Mary Jane Oliver was a well-known non-fiction author and poet, who won the prestigious Pulitzer Prize as well as the National Book Award for her work “House of Light” and “American Primitive.” The New York Times even described her as “far and away, this country’s best-selling poet” in 2007.
She has distinctly described true picturesque scenes which glorify the majesty of Mother Earth through her work. Mary Oliver’s theme of writing is directed towards the simple things in life which can create a euphoria that people usually ignore to recognize in pursuit of material things.
Her poetry also blends dark introspection with a joyful release, which is why she was often being compared to Emily Dickinson, with whom she shared a fondness for inner monologues and solitude.
Oliver was diagnosed with lung cancer in 2012 but was treated and granted a clean bill of health. On the 17th of January 2019, she eventually passed away due to lymphoma at her home in Florida.
We have collected some of the most memorable Mary Oliver quotes and sayings that shows her thoughts and views regarding life, work, writing, and more.
Table of Contents
Mary Oliver Quotes About Life
1. “Tell me, what is it you plan to do with your one wild and precious life?”
2. “When it’s over, I want to say: all my life I was a bride married to amazement. I was the bridegroom, taking the world into my arms.”
3. “To live in this world, you must be able to do three things: to love what is mortal; to hold it against your bones knowing your own life depends on it; and, when the time comes to let it go, to let it go.”
4. “Wasn’t it Emerson who said, ‘My life is for itself and not for a spectacle’? I have a happy, full, good life because I hold it private.”
5. “You can fool a lot of yourself but you can’t fool the soul.”
6. “I’m going to die one day. I know it’s coming for me, too. I’ll be a mountain, I’ll be a stone on the beach. I’ll be nourishment.”
7. “I think one thing is that prayer has become more useful, interesting, fruitful, and… almost involuntary in my life.”
Mary Oliver Quotes About Work
1. “I simply do not distinguish between work and play.”
2. “There were times over the years when life was not easy, but if you’re working a few hours a day and you’ve got a good book to read, and you can go outside to the beach and dig for clams, you’re okay.”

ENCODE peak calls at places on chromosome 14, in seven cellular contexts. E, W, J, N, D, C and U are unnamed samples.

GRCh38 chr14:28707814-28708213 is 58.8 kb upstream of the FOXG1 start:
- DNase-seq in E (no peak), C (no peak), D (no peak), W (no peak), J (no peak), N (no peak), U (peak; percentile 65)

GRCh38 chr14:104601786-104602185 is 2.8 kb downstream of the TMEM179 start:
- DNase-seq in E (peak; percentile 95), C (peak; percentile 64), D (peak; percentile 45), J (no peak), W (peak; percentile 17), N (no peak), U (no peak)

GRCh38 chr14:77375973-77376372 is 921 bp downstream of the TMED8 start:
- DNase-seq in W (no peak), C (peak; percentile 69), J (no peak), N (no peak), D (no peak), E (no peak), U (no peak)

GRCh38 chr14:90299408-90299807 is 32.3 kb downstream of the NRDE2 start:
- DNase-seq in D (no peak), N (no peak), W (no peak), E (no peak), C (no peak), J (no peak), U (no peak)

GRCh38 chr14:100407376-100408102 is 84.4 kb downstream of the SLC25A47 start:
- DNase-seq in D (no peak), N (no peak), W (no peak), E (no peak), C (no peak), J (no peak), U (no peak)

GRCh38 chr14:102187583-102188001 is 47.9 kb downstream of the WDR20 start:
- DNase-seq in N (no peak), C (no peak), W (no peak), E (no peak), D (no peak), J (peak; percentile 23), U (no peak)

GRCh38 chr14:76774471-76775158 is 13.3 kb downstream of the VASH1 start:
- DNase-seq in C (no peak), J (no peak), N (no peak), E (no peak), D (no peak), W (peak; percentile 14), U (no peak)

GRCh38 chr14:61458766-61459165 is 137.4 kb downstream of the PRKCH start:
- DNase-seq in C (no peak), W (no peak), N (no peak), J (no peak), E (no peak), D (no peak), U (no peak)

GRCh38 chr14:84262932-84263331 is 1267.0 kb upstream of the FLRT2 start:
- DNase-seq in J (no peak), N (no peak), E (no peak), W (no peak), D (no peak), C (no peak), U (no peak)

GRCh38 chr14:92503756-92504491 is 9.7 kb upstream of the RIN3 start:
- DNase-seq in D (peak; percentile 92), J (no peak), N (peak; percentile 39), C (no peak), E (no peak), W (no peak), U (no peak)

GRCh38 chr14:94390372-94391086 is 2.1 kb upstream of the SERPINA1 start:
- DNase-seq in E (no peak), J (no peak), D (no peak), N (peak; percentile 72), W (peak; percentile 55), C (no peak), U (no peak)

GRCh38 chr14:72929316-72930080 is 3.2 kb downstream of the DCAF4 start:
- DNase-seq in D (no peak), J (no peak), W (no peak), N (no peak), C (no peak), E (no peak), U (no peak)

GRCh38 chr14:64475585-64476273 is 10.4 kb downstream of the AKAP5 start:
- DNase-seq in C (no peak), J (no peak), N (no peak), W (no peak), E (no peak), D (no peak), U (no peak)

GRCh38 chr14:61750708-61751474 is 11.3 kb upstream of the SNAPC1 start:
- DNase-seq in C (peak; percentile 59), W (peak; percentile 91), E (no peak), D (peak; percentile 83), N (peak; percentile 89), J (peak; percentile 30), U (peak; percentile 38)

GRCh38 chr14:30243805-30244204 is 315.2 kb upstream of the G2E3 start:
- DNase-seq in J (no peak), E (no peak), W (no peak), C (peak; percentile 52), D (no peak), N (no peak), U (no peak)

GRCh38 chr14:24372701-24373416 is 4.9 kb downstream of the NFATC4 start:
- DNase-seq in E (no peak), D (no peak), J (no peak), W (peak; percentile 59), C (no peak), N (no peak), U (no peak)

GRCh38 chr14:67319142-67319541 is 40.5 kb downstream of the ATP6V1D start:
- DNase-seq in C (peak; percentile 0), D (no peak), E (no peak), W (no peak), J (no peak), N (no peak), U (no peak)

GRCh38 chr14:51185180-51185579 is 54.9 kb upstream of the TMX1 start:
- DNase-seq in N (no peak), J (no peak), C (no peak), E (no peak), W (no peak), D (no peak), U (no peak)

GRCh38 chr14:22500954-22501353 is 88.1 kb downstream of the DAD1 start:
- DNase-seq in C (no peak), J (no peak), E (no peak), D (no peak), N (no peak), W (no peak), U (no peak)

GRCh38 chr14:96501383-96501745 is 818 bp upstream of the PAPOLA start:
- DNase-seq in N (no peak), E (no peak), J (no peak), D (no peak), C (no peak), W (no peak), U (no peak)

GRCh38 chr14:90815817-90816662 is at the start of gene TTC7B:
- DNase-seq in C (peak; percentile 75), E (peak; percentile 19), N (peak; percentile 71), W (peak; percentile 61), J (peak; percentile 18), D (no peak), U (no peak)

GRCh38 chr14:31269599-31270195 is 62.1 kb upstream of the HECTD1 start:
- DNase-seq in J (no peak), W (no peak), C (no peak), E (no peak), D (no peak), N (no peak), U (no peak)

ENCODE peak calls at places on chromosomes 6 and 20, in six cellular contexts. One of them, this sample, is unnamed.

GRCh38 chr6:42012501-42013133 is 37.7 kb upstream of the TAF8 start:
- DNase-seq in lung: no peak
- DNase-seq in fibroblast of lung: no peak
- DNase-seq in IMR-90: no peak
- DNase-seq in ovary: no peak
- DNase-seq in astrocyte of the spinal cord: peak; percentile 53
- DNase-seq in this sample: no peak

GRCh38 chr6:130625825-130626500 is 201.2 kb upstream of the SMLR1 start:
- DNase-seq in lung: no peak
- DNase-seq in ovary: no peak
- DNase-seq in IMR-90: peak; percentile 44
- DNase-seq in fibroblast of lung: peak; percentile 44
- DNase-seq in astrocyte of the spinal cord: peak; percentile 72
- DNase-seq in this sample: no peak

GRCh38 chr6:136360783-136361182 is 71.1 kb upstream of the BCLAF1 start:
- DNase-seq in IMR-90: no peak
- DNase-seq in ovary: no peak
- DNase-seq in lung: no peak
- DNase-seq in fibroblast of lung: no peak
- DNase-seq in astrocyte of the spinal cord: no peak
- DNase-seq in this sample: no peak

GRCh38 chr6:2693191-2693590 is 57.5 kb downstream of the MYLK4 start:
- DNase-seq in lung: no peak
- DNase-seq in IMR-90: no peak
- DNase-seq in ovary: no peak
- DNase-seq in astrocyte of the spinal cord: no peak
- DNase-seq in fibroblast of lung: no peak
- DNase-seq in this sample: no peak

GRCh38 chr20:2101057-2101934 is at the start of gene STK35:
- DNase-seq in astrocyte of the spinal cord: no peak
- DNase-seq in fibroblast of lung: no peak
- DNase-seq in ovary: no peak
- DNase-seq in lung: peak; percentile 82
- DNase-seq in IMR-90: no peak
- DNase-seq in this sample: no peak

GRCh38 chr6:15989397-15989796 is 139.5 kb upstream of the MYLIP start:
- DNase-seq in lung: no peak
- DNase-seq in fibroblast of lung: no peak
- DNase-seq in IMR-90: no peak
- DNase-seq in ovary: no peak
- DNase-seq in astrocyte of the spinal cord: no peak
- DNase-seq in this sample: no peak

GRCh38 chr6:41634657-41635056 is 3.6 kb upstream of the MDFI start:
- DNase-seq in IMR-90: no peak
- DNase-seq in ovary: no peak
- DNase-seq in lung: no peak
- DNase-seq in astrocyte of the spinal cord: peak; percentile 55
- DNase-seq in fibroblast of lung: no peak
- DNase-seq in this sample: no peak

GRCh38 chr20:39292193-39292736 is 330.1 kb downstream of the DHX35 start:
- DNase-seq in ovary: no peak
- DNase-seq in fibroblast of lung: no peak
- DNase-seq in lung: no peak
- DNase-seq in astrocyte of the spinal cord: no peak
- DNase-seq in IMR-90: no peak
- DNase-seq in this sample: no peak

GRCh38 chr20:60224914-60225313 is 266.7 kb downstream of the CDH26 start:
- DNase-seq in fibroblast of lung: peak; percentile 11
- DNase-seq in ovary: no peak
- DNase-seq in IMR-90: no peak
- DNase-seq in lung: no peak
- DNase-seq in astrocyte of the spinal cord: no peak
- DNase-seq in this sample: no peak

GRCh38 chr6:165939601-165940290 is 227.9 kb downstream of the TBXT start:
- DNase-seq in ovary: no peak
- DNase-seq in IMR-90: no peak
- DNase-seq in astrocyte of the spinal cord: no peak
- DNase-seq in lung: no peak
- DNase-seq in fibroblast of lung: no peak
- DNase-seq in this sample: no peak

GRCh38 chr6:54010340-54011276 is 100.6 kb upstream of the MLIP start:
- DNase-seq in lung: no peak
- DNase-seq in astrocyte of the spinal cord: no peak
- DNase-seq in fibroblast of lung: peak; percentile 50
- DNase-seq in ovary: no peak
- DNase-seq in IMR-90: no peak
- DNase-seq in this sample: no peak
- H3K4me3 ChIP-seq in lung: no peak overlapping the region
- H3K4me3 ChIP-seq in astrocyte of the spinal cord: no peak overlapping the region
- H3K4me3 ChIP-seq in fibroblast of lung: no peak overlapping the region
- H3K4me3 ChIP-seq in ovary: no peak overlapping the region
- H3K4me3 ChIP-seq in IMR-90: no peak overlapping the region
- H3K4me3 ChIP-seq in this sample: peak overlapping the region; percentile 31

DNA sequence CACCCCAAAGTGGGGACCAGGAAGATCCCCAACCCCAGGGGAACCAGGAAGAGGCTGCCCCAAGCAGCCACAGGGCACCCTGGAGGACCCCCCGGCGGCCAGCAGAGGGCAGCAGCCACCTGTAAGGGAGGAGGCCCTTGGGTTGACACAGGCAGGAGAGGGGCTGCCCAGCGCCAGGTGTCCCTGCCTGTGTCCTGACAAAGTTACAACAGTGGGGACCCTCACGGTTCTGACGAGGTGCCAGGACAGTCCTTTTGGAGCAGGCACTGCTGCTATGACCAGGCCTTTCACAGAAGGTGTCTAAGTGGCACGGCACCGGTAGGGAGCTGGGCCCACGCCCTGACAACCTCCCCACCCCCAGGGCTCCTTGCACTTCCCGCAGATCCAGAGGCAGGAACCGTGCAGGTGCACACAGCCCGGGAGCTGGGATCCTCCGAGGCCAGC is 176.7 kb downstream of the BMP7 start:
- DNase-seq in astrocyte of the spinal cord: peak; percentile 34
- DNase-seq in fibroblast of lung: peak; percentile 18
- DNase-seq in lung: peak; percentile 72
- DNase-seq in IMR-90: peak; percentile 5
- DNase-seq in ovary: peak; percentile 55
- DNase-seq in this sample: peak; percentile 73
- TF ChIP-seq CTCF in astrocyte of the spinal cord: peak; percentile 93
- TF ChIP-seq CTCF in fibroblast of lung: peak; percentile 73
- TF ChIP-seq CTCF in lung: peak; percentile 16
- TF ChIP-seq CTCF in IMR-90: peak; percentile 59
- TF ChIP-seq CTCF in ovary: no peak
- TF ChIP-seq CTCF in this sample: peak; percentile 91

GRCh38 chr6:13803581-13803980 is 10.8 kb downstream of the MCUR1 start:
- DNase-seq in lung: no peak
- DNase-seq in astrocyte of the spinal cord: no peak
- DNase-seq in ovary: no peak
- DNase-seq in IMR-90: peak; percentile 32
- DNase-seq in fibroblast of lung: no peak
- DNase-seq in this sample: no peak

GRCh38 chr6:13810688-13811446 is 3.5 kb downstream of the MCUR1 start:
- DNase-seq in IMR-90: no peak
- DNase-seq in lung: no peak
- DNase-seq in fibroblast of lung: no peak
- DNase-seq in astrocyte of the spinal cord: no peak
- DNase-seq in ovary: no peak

3. “To pay attention, this is our endless and proper work.”
4. “There is nothing better than work. Work is also playing; children know that. Children play earnestly as if it were work. But people grow up, and they work with sorrow upon them. It’s a duty.”
Mary Oliver Quotes About Writing
1. “Words have not only a definition… but also the felt quality of their own kind of sound.”
2. “I have a notebook with me all the time, and I begin scribbling a few words. When things are going well, the walk does not get anywhere; I finally just stop and write.”
3. “My first two books are out of print and, okay, they can sleep there comfortably. It’s early work, derivative work.”
4. “Writers must… take care of the sensibility that houses the possibility of poems.”
5. “Poetry is one of the ancient arts, and it began as did all the fine arts, within the original wilderness of the earth.”
6. “One thing I do know is that poetry, to be understood, must be clear.”
7. “I worked probably 25 years by myself, just writing and working, not trying to publish much, not giving readings.”
8. “Instead of taking the reader by the hand and running him down the hill, I want to lead him into a house of many rooms, and leave him alone in each of them.”
9. “I consider myself kind of a reporter – one who uses words that are more like music and that have a choreography. I never think of myself as a poet; I just get up and write.”
10. “I decided very early that I wanted to write. But I didn’t think of it as a career. I didn’t even think of it as a profession… It was the most exciting thing, the most powerful thing, the most wonderful thing to do with my life.”